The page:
Policy on file permissions
"They should not be
made unreadable (modes like 4711 or 2711 or even 4111); doing so
achieves no extra security, because anyone can find the binary in the
freely available Debian package--it is merely inconvenient. For the same
reason you should not restrict read or execute permissions on
Now, please see the message I've attached from Chris Evans, sent to the
security-audit mailing list.
I'm posting this here because I really don't know anything about what
he's talking about, and I'm hoping some of you will. Would his
statement regarding file permissions constitute a reasonable argument
for changing our policy?
Please speak up with your opinions. :) Thanks.
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On Fri, 21 Jul 2000, Pavel Kankovsky wrote:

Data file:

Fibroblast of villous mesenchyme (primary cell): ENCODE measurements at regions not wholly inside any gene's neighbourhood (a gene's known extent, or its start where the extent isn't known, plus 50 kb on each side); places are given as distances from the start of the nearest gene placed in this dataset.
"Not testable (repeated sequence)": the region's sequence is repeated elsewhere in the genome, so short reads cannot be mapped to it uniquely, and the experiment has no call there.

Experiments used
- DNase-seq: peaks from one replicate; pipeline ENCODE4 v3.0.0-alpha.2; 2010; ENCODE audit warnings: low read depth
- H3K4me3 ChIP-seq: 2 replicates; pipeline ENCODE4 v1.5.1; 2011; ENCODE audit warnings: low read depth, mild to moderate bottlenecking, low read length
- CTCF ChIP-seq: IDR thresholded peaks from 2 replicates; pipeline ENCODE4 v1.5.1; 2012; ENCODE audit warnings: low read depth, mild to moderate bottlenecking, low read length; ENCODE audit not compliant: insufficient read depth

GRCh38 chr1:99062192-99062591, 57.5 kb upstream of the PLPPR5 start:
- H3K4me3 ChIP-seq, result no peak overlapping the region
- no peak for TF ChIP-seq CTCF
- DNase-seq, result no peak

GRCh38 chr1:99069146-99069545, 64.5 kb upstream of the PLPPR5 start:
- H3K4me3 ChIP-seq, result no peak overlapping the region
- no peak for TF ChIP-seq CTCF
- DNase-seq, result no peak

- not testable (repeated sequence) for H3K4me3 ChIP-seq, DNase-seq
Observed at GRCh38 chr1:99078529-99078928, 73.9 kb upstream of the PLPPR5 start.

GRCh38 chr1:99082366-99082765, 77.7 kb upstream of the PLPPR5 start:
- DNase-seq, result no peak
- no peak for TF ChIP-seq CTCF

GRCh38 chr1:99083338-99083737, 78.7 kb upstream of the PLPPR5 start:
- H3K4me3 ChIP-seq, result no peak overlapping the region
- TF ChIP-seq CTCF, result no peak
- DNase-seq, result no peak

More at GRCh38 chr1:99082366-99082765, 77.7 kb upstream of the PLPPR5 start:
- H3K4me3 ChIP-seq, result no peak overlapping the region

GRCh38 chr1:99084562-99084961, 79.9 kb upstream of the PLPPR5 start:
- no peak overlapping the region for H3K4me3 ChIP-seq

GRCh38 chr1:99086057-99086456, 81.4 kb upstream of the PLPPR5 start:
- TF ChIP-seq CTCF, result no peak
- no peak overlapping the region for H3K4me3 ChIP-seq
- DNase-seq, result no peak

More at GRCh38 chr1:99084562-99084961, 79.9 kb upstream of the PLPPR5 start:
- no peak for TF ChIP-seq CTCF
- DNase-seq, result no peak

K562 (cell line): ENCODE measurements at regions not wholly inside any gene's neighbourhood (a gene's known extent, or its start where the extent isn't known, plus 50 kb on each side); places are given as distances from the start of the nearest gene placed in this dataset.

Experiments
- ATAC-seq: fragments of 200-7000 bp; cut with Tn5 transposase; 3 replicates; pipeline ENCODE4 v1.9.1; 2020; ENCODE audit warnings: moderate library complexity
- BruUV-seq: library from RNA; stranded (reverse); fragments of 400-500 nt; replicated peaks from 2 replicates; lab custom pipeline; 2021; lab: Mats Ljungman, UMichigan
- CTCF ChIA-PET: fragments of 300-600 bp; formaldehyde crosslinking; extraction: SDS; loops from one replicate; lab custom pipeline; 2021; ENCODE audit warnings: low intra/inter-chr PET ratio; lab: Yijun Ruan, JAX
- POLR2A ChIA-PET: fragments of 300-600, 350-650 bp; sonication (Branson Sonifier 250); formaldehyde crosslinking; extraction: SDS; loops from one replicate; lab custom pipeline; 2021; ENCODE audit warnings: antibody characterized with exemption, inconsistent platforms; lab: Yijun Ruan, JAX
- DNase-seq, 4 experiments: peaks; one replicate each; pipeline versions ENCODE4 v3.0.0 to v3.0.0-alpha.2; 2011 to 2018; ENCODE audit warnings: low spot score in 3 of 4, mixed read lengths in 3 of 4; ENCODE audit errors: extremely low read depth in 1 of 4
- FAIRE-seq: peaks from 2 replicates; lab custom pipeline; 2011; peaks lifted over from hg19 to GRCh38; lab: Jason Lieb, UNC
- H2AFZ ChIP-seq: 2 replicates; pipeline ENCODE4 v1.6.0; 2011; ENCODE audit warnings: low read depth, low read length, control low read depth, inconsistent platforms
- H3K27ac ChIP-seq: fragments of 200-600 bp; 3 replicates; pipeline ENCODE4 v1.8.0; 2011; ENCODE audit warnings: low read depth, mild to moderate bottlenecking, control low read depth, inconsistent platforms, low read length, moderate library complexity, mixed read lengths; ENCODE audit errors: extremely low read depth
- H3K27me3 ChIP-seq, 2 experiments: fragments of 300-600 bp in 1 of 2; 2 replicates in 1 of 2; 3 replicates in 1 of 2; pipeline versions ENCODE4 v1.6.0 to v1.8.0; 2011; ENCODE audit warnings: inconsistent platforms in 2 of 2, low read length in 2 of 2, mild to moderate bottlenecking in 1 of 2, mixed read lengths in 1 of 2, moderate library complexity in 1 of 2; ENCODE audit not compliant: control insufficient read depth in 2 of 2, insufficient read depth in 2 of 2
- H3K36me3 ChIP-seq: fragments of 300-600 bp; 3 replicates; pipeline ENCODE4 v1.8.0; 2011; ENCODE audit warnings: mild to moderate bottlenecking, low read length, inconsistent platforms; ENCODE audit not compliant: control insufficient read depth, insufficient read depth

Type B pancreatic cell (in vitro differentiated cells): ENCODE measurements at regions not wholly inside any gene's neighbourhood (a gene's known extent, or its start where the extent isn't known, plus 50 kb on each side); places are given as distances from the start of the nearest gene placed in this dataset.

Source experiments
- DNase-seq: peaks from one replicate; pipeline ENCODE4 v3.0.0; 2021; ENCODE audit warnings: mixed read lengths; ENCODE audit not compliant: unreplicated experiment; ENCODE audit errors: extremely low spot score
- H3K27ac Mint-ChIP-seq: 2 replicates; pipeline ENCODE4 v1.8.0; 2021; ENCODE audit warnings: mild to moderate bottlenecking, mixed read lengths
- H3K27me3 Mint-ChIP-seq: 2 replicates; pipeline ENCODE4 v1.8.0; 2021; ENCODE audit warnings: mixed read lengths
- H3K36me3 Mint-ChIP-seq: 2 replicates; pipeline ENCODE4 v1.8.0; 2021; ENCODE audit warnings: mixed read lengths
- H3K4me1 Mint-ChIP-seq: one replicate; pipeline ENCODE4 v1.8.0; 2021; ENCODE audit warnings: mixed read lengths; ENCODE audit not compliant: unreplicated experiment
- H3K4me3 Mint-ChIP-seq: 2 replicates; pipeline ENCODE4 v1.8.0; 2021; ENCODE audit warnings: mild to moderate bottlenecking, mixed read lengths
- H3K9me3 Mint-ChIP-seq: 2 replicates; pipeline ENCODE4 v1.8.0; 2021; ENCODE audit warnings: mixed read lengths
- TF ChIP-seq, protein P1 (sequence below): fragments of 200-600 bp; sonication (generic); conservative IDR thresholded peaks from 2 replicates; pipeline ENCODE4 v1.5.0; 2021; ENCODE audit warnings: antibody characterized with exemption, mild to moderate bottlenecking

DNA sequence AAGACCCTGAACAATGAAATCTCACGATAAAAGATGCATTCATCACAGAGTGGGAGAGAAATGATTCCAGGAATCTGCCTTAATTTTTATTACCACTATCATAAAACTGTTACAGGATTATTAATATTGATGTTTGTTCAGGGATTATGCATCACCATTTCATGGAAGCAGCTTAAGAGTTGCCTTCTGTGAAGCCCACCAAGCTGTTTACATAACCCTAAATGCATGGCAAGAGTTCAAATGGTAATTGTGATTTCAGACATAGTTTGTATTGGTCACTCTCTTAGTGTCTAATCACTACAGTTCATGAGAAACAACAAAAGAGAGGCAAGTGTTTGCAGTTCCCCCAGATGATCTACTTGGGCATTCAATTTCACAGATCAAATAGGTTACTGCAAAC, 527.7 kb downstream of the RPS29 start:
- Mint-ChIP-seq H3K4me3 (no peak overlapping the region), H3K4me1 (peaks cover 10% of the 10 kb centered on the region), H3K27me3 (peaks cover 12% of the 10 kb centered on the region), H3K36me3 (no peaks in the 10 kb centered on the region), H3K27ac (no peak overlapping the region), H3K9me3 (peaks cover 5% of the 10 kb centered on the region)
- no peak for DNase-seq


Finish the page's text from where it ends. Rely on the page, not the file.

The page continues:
> For instance, if Chris' telnetd patch is used, and all telnetd instances
> run under the same uid, a compromised telnetd process can ptrace() (at
> least unless some setcap() magic or something similar is used) other
> instances and manipulate with them (read passwords, insert commands).
The process starts as root and then (before any potentially compromisable
network parsing) does setuid() to another user.
If you switch uids but don't do an exec(), this leaves current->dumpable =
0 in the kernel. Result: the unprivileged telnetd processes cannot
ptrace() each other.
Speaking of ptrace(), though, the chroot()'ed telnetd process definitely
should run under its own uid and not something like nobody. Otherwise a
compromised chroot()'ed nobody process can ptrace() a nobody process
which isn't chroot()ed, and so escape the jail. I'm just guessing, but I
bet the kernel doesn't spot this case => kernel bug.
 Although note that I'm trying to ensure most nobody process, and in
fact daemons in general, run with current->dumpable = 0. This can be
accomplished by using binaries with permissions -rwx--x--x
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